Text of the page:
Meet the BroomX MK Player360: Latest advance in VR technology offers benefits to special-needs users

Closing in on a year that has largely confined us to home, wannabe globetrotters are increasingly fantasizing about the sights, sounds and places they long to visit.

However, even when real travel is possible again, there are many people with physical, financial or other limitations who will find taking a trip difficult, if not impossible.

These range from older adults, including those with dementia, who live in long-term-care facilities to people with special needs, such as some with Autism Spectrum Disorder (ASD).

For these people, virtual travel can be the next best thing to being there. Credit the latest advances in virtual reality technology, including the BroomX MK360, newly available in North America.
Fully immersive VR experience: no headset required!

This device, originating in Spain, creates a fully immersive experience without the need for VR headsets.

And while other similar technology requires multiple projectors, the BroomX is the only fully mobile, all-in-one unit. It projects a video that stretches across three walls and onto the ceiling, creating a 4-D experience within a user’s entire field of vision.

Imagine, for instance, sitting amid a pod of dolphins watching them swim all around you, splashing and creating waves, and listening to them whistle and click.

Or how about virtually forest bathing — lying in a bed of autumn leaves in the woods, with rays of sun shining down through the trees, birds chirping in the background. These are among the experiences offered by more than 100 different 360-degree videos available to project through the BroomX.

With no need for headsets, users of the BroomX have less chance of experiencing eye strain or “cybersickness,” a form of motion sickness in response to virtual environments. Many people also find headsets uncomfortable to wear. People with dementia or ASD might resist wearing them.

Improved cognitive function, memory stimulation rewards

VR technology like the BroomX offers many rewards for users such as older adults and people with ASD, ranging from feelings of calm and relaxation to improved cognitive function, memory stimulation and a reduction in acute and chronic pain.

Recent research using the BroomX studied the impact of immersive technologies on people with Alzheimer’s disease and moderate to severe dementia living in long-term-care facilities.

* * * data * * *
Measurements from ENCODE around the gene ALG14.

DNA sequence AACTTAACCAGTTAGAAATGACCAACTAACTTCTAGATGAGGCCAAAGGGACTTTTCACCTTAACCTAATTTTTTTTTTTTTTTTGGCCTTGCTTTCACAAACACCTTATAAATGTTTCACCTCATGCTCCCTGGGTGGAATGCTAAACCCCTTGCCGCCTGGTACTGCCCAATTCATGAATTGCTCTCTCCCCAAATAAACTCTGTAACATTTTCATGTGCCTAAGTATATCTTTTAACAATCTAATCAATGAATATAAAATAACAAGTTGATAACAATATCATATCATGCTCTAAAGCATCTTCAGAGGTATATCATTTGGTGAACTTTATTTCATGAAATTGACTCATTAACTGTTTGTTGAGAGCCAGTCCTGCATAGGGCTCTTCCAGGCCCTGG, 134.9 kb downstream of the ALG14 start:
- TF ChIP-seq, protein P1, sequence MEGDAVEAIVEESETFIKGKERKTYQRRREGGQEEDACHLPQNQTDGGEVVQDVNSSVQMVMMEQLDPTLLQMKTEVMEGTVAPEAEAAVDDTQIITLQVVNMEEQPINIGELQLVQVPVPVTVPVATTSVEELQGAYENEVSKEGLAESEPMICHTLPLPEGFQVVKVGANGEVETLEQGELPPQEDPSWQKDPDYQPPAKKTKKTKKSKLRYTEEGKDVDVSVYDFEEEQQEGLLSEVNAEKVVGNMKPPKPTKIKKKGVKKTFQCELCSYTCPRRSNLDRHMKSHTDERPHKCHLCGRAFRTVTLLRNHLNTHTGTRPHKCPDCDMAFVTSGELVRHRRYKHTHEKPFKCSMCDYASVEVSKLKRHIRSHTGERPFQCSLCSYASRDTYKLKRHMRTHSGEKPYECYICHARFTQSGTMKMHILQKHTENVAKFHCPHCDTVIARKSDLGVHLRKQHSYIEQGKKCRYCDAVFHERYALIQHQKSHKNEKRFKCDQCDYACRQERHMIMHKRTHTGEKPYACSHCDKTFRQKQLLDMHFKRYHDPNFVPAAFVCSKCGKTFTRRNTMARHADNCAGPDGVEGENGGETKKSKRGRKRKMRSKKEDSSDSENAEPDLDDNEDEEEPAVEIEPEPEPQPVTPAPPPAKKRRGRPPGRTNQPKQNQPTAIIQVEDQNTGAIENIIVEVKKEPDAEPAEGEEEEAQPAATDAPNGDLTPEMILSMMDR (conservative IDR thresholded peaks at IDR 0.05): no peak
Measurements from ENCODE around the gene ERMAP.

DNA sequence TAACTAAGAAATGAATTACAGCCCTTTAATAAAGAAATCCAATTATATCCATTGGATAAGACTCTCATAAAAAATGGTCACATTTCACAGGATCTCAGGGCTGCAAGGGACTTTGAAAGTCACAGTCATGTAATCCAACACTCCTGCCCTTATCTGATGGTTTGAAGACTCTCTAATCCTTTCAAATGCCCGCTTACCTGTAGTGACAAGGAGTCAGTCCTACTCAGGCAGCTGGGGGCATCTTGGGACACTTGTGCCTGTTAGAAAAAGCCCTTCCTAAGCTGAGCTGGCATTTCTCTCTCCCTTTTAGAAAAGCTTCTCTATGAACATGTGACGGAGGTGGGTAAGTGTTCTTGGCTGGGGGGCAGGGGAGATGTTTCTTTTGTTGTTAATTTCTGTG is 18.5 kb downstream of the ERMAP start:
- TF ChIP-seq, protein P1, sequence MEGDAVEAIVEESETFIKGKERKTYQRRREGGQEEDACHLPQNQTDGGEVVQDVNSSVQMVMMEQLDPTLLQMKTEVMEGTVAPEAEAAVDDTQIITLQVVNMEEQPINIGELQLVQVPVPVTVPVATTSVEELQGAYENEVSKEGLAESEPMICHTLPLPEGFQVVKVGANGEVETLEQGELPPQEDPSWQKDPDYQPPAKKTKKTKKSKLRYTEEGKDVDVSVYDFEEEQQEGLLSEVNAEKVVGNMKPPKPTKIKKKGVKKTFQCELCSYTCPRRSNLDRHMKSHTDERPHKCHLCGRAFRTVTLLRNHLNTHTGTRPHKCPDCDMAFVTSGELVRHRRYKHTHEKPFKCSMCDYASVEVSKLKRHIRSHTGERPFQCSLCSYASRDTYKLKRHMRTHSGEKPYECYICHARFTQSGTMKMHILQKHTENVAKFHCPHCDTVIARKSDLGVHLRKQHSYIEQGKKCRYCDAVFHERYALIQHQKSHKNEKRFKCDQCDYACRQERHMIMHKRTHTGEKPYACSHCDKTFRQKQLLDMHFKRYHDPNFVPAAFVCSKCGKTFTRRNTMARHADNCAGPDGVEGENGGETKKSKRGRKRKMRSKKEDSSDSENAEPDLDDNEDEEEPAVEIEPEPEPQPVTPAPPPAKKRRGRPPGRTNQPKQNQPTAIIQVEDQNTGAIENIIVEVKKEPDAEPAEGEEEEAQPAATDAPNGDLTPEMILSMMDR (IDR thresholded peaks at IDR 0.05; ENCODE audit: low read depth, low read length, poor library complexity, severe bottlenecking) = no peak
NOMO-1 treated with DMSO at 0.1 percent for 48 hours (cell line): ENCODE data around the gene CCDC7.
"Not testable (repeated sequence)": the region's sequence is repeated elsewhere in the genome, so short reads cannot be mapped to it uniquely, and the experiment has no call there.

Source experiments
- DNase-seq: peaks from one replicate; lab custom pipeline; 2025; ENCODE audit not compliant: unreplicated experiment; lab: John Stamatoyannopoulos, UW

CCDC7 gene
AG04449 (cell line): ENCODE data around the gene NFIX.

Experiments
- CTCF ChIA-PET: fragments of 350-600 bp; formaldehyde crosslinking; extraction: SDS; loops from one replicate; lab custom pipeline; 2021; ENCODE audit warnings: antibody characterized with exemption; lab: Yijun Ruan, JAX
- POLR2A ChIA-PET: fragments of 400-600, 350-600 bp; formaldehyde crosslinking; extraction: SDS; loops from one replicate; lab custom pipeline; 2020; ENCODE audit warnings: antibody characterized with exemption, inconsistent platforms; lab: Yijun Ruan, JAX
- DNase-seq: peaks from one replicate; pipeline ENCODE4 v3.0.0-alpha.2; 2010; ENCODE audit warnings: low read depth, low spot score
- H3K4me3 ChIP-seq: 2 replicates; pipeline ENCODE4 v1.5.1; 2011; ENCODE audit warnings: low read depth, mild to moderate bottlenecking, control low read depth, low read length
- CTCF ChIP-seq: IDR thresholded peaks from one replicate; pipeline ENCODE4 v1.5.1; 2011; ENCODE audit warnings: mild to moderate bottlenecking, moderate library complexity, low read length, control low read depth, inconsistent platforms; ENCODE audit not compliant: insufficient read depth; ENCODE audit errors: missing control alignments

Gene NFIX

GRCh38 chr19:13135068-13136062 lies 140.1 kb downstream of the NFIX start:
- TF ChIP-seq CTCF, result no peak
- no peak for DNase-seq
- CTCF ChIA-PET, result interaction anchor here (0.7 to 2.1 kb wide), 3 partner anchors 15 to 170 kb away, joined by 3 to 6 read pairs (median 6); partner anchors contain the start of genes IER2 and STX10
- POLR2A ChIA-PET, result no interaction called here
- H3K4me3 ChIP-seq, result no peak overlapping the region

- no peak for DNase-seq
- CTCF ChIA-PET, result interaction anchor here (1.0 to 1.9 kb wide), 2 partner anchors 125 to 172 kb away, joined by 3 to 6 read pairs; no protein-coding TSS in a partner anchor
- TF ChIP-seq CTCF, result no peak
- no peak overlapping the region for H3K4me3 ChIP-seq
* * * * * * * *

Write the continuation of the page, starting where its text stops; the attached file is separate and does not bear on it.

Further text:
In this study, 325 participants from three long-term-care homes enjoyed VR experiences such as being transported to a lush green park to see the cherry blossoms in bloom, being taken to the heart of a bustling city, or finding themselves surrounded by dairy cows in a farmer’s field.

These experiences were not only entertaining but engaging cognitively, emotionally and socially. The research found that residents who used the BroomX were relatively calmer, happier, and more relaxed afterwards. Time with the BroomX projections also lifted moods,stimulated memory, improved appetites and eating among underweight residents, and led to increased conversations and better sleep among all participants.

Study participants reduce psychotropic medications

One of the most notable findings of the study, known as The Albert Project and conducted by Primacare Living Solutions with partners including the Centre for Aging and Brain Health Innovation (CABHI), was a 30-per-cent reduction in the use of psychotropic medications to treat participants’ responsive behaviours.
To learn more about the results found in the Albert Project study, please watch this video. VR tools help make those with ASD more comfortable

VR technology has also proven helpful in dealing with the sensory, attention, behaviour, and communication challenges faced by people with ASD, to help them better connect with the people and world around them.

For instance, therapists have used virtual reality exposure therapy to help people become more comfortable in some situations, such as being outdoors. Immersing them first in a virtual park makes it less stressful for them to make the transition to a real park. Similarly, VR technology has been used to help combat phobias.

The BroomX can be used to project 360-degree videos other than the ones provided with the device, for instance, home videos or ones taken at a particular event that might have special meaning to those watching.

The BroomX is sold exclusively in North America by Sensory One, a division of Xlent Care Products Inc.

Sensory One distributes innovative, award-winning and inspiring sensory products and multi-sensory environments customized to the individual needs of users.

Please contact us to learn more.